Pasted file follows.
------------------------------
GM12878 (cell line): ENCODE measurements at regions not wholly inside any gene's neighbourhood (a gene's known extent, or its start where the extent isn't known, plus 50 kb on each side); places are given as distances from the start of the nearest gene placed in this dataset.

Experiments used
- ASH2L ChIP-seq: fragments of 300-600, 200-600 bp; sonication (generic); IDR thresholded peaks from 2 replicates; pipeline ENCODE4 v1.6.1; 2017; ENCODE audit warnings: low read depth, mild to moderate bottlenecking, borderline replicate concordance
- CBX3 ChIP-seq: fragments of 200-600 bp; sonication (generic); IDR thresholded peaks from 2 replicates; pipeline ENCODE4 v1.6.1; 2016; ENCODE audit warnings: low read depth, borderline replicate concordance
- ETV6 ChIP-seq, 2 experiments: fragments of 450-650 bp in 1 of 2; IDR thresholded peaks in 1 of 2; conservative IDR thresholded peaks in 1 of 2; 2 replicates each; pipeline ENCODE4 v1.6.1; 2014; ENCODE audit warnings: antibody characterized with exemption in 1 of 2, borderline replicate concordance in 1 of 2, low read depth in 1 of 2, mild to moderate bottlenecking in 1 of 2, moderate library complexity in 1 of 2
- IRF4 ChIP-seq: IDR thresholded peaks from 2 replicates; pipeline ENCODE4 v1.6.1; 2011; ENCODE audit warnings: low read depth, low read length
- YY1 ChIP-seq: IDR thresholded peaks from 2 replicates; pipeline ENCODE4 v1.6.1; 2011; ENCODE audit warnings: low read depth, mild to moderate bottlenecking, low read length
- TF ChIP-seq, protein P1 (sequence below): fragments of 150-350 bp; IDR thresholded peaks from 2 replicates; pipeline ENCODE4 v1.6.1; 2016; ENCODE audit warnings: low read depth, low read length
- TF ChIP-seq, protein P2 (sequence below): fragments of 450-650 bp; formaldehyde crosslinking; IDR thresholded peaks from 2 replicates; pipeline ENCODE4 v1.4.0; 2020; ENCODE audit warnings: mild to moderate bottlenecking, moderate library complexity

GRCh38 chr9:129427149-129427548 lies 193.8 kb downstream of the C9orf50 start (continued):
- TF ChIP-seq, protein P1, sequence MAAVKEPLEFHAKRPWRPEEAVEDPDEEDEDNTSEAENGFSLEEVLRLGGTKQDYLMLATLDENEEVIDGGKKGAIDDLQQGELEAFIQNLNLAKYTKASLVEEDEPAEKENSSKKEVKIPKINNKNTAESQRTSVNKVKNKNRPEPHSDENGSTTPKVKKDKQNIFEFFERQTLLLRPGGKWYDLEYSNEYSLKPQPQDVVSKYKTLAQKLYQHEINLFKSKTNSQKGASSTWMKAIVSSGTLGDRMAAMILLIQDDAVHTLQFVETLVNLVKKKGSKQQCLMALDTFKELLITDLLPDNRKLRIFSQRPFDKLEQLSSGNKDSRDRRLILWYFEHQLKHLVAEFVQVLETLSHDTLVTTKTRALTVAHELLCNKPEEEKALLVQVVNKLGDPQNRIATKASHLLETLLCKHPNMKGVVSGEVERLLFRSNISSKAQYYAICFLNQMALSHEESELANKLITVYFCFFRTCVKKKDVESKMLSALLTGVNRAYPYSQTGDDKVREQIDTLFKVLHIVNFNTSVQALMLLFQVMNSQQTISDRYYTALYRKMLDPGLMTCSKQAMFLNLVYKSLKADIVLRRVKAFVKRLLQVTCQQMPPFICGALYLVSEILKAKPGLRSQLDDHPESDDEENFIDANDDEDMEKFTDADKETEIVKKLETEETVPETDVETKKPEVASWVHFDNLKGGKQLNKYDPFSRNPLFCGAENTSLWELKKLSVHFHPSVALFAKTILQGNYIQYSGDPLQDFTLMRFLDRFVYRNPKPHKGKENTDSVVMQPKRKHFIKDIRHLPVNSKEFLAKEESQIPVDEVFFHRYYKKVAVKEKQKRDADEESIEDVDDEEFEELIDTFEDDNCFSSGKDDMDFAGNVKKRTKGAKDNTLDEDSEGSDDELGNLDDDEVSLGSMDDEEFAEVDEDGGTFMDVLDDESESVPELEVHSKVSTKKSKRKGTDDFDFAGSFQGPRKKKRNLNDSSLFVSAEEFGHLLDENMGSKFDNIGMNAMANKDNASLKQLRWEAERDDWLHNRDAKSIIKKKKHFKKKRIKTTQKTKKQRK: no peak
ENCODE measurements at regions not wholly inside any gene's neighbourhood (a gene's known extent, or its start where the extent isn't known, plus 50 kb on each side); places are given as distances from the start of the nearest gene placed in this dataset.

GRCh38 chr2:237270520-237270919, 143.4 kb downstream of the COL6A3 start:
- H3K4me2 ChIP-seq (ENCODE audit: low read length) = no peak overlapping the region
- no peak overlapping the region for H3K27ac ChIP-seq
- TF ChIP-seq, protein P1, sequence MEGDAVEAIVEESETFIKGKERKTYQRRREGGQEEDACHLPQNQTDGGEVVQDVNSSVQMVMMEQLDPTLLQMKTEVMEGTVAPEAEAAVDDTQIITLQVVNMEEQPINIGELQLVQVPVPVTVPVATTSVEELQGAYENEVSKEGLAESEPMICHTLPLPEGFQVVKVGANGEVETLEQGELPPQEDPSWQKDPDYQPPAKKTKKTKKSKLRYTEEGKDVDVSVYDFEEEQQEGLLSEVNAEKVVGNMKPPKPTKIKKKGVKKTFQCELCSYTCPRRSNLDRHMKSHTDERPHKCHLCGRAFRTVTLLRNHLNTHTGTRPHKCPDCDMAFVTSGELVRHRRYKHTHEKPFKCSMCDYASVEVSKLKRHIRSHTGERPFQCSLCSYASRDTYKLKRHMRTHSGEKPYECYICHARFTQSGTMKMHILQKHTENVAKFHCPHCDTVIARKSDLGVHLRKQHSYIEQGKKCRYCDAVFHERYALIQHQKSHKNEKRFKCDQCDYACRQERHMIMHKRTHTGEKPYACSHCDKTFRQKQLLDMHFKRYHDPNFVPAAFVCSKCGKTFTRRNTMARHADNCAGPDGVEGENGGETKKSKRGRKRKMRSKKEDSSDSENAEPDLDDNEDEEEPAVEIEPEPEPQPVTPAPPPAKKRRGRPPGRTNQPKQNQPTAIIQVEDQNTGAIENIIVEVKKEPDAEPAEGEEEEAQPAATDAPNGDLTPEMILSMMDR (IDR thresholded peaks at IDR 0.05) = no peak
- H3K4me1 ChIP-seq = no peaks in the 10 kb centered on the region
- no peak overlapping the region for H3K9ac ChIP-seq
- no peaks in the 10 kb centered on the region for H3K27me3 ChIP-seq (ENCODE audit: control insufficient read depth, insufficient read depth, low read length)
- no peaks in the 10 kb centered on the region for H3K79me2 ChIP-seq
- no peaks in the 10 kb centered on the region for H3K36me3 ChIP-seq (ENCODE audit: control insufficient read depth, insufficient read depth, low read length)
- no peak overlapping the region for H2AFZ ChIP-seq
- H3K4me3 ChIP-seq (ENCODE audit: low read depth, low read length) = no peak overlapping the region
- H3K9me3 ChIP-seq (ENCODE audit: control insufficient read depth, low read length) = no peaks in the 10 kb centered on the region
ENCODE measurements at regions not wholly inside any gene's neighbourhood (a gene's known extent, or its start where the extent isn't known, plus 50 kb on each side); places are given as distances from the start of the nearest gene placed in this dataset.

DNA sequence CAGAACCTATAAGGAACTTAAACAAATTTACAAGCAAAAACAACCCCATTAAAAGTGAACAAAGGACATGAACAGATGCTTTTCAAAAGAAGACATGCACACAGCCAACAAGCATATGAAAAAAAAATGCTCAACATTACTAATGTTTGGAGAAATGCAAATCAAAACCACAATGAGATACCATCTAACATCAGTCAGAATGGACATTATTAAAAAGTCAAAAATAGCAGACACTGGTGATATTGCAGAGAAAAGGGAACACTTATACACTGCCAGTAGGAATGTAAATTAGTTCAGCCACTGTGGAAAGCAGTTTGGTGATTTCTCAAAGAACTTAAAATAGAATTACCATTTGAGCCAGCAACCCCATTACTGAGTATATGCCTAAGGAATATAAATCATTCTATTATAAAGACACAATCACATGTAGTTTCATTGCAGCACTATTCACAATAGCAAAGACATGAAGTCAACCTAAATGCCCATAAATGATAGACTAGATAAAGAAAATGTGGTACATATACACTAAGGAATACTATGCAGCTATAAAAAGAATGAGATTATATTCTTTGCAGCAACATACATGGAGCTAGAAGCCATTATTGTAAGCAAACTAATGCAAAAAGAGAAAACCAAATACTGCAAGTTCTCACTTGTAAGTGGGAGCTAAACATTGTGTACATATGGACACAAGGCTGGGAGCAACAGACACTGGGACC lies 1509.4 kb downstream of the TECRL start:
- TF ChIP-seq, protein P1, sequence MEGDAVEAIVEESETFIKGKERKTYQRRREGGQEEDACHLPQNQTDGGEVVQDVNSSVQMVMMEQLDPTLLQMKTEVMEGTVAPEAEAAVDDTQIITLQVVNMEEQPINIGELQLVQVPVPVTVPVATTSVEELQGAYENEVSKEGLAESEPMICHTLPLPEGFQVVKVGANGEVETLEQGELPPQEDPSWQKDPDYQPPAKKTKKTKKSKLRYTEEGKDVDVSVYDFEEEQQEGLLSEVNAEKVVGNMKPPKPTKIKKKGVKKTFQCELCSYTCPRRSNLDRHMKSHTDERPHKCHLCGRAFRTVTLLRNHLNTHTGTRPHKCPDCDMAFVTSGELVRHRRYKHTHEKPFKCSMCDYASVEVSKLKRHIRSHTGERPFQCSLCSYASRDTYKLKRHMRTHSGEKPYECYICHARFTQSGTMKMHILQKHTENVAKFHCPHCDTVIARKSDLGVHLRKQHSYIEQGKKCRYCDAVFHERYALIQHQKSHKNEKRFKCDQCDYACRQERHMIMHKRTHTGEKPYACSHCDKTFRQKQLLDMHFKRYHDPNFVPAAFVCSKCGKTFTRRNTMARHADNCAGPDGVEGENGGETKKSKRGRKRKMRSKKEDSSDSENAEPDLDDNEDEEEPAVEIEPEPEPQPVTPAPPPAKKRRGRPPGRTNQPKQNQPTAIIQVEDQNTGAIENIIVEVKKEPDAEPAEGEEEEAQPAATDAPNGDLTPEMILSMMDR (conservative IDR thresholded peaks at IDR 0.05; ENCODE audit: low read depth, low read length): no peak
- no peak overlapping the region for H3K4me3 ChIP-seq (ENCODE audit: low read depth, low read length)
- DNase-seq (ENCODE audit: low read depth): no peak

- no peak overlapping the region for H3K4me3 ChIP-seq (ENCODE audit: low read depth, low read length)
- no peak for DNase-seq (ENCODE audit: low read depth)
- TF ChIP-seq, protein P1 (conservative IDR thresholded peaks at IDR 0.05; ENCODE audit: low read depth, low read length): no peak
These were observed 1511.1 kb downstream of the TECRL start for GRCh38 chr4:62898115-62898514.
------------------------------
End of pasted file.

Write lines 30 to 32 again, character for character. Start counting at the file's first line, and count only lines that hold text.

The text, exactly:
- no peak overlapping the region for H3K4me3 ChIP-seq (ENCODE audit: low read depth, low read length)
- no peak for DNase-seq (ENCODE audit: low read depth)
- TF ChIP-seq, protein P1 (conservative IDR thresholded peaks at IDR 0.05; ENCODE audit: low read depth, low read length): no peak